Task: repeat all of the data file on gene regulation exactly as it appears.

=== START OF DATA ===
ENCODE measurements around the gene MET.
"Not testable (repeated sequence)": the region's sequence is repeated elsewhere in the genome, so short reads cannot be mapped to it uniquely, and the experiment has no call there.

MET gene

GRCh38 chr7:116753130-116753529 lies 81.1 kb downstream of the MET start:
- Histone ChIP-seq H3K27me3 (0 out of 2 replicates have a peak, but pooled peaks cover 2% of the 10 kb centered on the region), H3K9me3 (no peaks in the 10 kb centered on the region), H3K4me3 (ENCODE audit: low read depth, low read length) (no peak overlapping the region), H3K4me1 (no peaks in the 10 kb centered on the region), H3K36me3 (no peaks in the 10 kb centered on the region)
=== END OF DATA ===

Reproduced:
ENCODE measurements around the gene MET.
"Not testable (repeated sequence)": the region's sequence is repeated elsewhere in the genome, so short reads cannot be mapped to it uniquely, and the experiment has no call there.

MET gene

GRCh38 chr7:116753130-116753529 lies 81.1 kb downstream of the MET start:
- Histone ChIP-seq H3K27me3 (0 out of 2 replicates have a peak, but pooled peaks cover 2% of the 10 kb centered on the region), H3K9me3 (no peaks in the 10 kb centered on the region), H3K4me3 (ENCODE audit: low read depth, low read length) (no peak overlapping the region), H3K4me1 (no peaks in the 10 kb centered on the region), H3K36me3 (no peaks in the 10 kb centered on the region)